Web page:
TUSCALOOSA, Ala. – Blue-chip players aren’t the only ones who come and go on Alabama’s sidelines. The Crimson Tide’s success has led to a turnover on coach Nick Saban’s staff as well.
Saban had to recruit six assistant coaches during the offseason while elevating two others to coordinator positions. He landed a group he’s hoping will help the top-ranked Crimson Tide contend for not only more championships but more of the nation’s top prospects.
Saban described the group as one of the best recruiting staffs of his tenure at Alabama, a run that includes a seven-year streak of No. 1 recruiting classes end this year.
“The new energy and enthusiasm and ideas that they brought to the organization, I think, are going to be a long-term positive,” Saban said.
The two linchpins – offensive coordinator Mike Locksley and defensive coordinator Tosh Lupoi – were promoted within the staff. Three Saban coordinators have taken head coaching jobs the past three years, including Georgia’s Kirby Smart, Tennessee’s Jeremy Pruitt and Florida Atlantic’s Lane Kiffin.
Ex-assistant Mario Cristobal was named Oregon’s head coach last December after a year as the Ducks’ co-offensive coordinator.
Both Lupoi and Locksley joined Alabama’s program as analysts before assistant positions opened up.
Locksley is a former offensive coordinator at Illinois and Maryland, where he finished the 2016 season as interim head coach. Unlike his recent predecessors, he works with wide receivers instead of the quarterbacks. Locksley has said he’ll defer to Saban on the final decision to name the starting quarterback between Jalen Hurts and Tua Tagovailoa.
Unlike Pruitt and Smart, Lupoi will work with outside linebackers instead of the defensive backs. The former California defensive lineman is a first-time defensive coordinator who has been groomed by Saban for bigger things.
“I think he’s really developed as a coach,” the head coach said. “I think he’s taken it upon himself to not want to be a guy that was viewed just as a recruiter or just as a guy that could coach the front.
“He’s really, really committed himself to learning the big picture, the coverages, the secondary. I spent a significant amount of time with him doing that.”
Saban noted that the transition from coordinators Pruitt and Brian Daboll (now with the NFL’s Buffalo Bills) has been “pretty painless.” After all, they’re running ‘Bama’s system with their own individual touch not the other way around.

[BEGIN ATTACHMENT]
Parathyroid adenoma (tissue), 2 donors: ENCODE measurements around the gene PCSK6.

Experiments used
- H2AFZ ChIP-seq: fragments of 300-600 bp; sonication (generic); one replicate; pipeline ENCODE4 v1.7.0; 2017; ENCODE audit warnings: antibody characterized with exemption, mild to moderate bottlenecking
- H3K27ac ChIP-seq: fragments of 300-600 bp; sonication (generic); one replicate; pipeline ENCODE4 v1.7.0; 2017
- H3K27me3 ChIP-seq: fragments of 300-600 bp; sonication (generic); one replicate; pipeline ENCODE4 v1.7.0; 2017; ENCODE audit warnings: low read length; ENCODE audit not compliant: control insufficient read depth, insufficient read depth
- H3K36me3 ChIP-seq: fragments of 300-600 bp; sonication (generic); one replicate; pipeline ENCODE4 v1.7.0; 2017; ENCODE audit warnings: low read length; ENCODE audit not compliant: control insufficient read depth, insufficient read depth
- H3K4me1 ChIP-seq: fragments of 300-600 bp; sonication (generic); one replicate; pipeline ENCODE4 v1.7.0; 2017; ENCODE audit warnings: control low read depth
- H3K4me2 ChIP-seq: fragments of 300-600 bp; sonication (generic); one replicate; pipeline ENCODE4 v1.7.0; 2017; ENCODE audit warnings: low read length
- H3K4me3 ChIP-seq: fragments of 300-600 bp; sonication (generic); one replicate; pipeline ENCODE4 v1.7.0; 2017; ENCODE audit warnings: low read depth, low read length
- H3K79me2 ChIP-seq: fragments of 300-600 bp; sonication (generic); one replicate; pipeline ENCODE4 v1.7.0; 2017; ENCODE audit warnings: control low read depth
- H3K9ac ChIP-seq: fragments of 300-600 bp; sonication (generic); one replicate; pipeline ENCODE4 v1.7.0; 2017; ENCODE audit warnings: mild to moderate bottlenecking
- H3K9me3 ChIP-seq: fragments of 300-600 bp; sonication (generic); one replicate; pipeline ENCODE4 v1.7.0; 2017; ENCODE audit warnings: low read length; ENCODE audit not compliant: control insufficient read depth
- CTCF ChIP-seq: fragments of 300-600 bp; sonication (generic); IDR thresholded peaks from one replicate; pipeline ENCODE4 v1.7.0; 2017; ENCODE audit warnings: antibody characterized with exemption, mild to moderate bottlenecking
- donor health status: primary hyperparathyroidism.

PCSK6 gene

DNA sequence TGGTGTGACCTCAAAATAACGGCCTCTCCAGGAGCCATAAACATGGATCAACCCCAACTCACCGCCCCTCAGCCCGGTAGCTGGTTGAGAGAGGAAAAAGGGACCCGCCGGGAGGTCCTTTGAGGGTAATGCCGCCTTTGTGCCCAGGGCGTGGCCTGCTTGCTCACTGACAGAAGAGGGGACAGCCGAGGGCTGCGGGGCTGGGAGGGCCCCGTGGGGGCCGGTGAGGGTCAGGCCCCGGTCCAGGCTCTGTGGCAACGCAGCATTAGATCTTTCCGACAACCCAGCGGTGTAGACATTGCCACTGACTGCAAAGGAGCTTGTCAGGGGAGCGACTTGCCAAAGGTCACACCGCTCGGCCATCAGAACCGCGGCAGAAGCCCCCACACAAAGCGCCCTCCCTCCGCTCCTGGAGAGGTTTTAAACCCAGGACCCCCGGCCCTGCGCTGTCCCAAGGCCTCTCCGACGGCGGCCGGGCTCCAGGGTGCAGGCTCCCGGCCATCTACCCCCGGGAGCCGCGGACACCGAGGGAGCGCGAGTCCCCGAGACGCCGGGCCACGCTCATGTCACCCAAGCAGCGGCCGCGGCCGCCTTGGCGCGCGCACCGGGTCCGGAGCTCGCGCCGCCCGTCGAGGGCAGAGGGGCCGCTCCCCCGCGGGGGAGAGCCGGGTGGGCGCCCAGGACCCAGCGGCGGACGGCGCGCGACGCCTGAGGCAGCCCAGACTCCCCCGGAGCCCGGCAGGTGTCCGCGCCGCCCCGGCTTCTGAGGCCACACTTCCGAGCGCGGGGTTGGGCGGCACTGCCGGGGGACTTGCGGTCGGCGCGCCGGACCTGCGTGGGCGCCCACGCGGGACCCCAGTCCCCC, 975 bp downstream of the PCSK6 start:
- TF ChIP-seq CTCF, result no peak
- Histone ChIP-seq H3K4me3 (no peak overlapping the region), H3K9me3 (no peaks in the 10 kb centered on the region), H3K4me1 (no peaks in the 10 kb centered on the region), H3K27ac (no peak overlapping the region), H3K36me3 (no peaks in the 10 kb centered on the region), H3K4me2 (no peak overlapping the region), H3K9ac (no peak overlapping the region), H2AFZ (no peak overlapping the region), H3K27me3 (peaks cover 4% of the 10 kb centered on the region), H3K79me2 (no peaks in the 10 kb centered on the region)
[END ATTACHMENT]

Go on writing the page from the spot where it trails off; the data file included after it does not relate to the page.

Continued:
“We’ve learned a lot,” quarterback Tua Tagovailoa said. “It’s a lot different now from last year. Last year we didn’t really have a certified, specific position coach and now that we do, it gives us the opportunity to have someone really hone in and focus in on our position.”
Here’s a look at Alabama’s other new coaches:
- Jeff Banks, special teams coordinator/tight ends: Held the same job the past five years at Texas A&M under then-coach Kevin Sumlin. A former all-conference punter at Washington State, he must replace both punter JK Scott and placekicker Andy Pappanastos.
- Dan Enos, Associate head coach, quarterbacks: Hired at Michigan in January 2018 and left for Tuscaloosa the following month. A former Central Michigan head coach, spent three seasons as Arkansas’s offensive coordinator and QBs coach, where both Brandon Allen and Austin Allen had 3,000-yard passing seasons. Locksley continues to work with the wide receivers.
- Pete Golding, co-defensive coordinators/inside linebackers: A former defensive coordinator at several smaller schools, he provides another experienced voice that could help Lupoi acclimate to his new role.
- Josh Gattis, co-offensive coordinator, wide receivers: Saban calls the 34-year-old “an outstanding recruiter” with a promising future. Has spent six of his eight years in coaching working under James Franklin at Vanderbilt and Penn State.
- Craig Kuligowski, associate head coach/defensive line: Spent the past two seasons at the University of Miami after a 15-year stay at Missouri.
- Karl Scott, defensive backs: Has the huge assignment of replacing arguably Alabama’s top six defensive backs but has a terrific “graduate assistant” in Saban, who also works with the DBs in practice. Left Texas Tech to become defensive coordinator at Louisiana-Lafayette last season, but like Enos bolted quickly for Alabama.
Lupoi summed up some of the jobs’ allure.
“When I was fortunate enough to come here in the beginning, I came here for a reason, and that was one to be at the Mecca of college football and be coaching with and under one of the best coaches ever to live,” he said. “No matter what title I have, the fact is we’re in an environment here where we are challenged every day, the most competitive environment there is on the college football stage.”
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